But she still thought of herself as unlovable, unsuccessful and she even admitted to still feeling like she had never gotten out of the projects. She confessed that many mornings she woke up feeling like, “I’m still there.” When I asked her why, she related a litany of things she felt she needed to achieve to feel like she had accomplished something and had gotten out of that life. Not once did she even acknowledge the huge feat of success she had. The things she blurted out were so high up they were swirling in the stratosphere.
The bitterness, the desperateness in her voice was so deep and far-flung into her very being, she was blind to the fact she sat in a gorgeous home (her description). I asked her if it was really true that she was still the little girl living in the projects. She called herself weak and said she had no confidence and had no esteem or power. She said all she had was fear.
“If that were really true,” I said. “Then you would still be back in the projects, right? Not sitting in this home you just bought because of your kick-ass job and all your fabulous work at college and in your career, right? You’d still be back in those blocks with the women who are still there and never got out like they said they wanted.”
She paused — for a very long time — and said, “Yes…that’s true. I never thought about it that way.” She realized she had been, for a very long time, living the life she had dreamed of as a little girl in gang territory, witness to shootings and all that goes along with the neighborhood she was in. She was so startled in that moment to realize she wasn’t that little girl anymore and was, indeed, a strong, powerful, successful, amazing woman she burst into tears. And then, after a long moment, she took a breath.
“How do you feel?” I asked.
“Oh,” she said, “shaky — but glorious.”
Glorious. I love that.
And with that, she started to laugh.
The strive for perfectionism is an act of futility. In Star Trek: The Next Generation, there are The Borg. A race of aliens that’s a conglomeration of dozens and dozens of other races throughout the galaxy, living as half-people, half-cyborgs. At some point, they were their own living, breathing race. One that was flawed. But in their strive for perfection, they began to not only devour their version of humanity, but other races as well, wreaking terrifying havoc on the other races.
In a way, that’s what our own personal strive for perfectionism can do. We can end up devouring our own selves, even relationships and the life we want to lead. Yes, there are varying levels of perfectionism and extremes…but if we’re miserable or at least just unhappy, we’re creating our own case of bad luck and futility.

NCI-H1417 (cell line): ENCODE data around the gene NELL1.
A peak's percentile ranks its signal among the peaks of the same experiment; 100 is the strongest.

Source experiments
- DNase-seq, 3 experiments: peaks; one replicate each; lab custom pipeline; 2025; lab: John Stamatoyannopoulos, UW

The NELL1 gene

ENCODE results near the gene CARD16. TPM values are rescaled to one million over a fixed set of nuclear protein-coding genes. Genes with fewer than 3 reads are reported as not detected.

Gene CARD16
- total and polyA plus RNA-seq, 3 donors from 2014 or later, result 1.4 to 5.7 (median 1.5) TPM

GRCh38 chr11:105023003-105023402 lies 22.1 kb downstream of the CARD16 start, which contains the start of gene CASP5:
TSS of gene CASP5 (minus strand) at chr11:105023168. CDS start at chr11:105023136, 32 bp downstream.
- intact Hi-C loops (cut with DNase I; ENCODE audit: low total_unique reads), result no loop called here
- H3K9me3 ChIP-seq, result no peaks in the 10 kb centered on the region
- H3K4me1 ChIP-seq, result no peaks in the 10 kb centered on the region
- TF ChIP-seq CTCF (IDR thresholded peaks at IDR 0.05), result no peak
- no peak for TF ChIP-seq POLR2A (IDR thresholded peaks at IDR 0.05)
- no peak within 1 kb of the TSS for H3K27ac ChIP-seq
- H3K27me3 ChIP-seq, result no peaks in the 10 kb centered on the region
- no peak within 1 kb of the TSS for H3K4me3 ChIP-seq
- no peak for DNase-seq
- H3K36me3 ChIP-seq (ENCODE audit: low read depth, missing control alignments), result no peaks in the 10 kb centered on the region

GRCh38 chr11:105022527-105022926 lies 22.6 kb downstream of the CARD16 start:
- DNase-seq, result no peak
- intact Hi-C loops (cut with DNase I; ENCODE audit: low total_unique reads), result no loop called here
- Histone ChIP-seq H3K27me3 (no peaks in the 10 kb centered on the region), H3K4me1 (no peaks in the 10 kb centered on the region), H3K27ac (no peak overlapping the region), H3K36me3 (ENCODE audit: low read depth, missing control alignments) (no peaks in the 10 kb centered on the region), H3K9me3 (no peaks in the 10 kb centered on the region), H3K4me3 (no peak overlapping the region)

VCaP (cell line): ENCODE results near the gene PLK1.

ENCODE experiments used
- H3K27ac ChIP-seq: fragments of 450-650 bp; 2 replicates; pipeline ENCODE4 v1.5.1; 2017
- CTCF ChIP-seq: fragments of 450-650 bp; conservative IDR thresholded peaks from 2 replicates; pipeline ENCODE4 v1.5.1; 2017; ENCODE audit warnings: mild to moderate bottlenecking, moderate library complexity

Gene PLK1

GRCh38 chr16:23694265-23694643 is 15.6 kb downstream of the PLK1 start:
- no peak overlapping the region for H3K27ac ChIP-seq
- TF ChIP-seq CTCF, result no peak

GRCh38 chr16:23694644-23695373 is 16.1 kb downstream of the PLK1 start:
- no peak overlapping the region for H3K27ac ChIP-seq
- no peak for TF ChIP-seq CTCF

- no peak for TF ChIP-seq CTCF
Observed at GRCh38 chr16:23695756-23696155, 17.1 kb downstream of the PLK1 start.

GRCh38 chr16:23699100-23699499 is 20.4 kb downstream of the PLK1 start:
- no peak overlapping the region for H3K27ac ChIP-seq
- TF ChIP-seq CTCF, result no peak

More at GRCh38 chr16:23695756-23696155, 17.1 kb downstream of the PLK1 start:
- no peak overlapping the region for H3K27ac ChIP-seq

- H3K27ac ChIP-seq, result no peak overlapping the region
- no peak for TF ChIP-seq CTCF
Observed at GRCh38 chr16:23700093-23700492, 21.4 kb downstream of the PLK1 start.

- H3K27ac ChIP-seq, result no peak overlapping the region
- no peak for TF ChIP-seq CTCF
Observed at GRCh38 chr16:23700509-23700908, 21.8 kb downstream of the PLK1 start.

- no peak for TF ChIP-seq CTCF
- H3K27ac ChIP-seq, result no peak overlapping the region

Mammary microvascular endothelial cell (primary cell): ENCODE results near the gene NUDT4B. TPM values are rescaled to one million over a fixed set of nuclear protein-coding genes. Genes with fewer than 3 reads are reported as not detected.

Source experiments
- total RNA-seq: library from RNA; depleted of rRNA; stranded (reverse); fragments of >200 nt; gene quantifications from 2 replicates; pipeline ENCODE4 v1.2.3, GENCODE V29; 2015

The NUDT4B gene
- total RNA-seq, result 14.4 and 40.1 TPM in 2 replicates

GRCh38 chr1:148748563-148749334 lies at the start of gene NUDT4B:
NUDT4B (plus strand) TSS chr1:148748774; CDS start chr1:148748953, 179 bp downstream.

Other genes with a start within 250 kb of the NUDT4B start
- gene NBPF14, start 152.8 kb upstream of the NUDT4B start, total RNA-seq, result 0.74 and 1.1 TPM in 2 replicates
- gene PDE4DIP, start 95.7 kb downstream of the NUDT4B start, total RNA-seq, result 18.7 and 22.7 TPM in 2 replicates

There’s a difference between perfection and an ideal.
1. A conception of something in its perfection.
2. A standard of perfection or excellence.
3. A person or thing conceived as embodying such a conception or conforming to such a standard, and taken as a model for imitation: Thomas Jefferson was his ideal.
4. An ultimate object or aim of endeavor, especially one of high or noble character: He refuses to compromise any of his ideals.
5. Something that exists only in the imagination: To achieve the ideal is almost hopeless.
Notice the very first definition. A conception of something in its perfection. An idea, one letter off from ideal.
Now notice definition numbers 2, 3 and 4, and notice how they make you feel in comparison to the first definitions I had you sit with. Do you feel a lightness? Room to breathe, exist, and be? Which one would you rather carry in your pocket?
Now look at definition number 5. Something that exists only in the imagination: To achieve the ideal is almost hopeless.
Look up “hopeless” in a thesaurus. The first word in its definition is futile. Perfectionism, what you view as “perfect” exists only in your imagination. As in fairy tales and unicorns. Metaphors. Yes, there are things we can create that first start in our imagination. We imagine what we want for dinner and we take the steps to create it. The woman above imagined her ideal life and created it. But she got stuck in a rut of trying to create the perfect life, she missed the fact she had an awesome one.
I always encourage my clients to let go of striving for perfectionism and strive for an ideal. Ideals leave room for wiggling and enjoyment and refining and improvement. Perfection ends up causing us to tap into our inner Borg. It creates suffering. Reaching for an ideal keeps you grounded and able to add some spit and polish, and perhaps upgrade to something better. It leaves you feeling lucky. And glorious.
If you look at the Zen circle in the image above, it’s imperfect. It’s incomplete. And that’s what’s so beautiful about it, because it represents an ideal for which we can strive — but room for us to step out and find beauty in our imperfection.
The podcast (Abel’s other podcasts are available in iTunes) made me realize a lot of things about myself — that I’m not as comfortable with my body as I thought I was, for one (I’ve come a long, long way from the person I was on my 30th birthday — nearly 200lbs, out of work, watching Miami Vice reruns and feeling lost…then suddenly thinking, THIS…HAS GOT…TO CHANGE).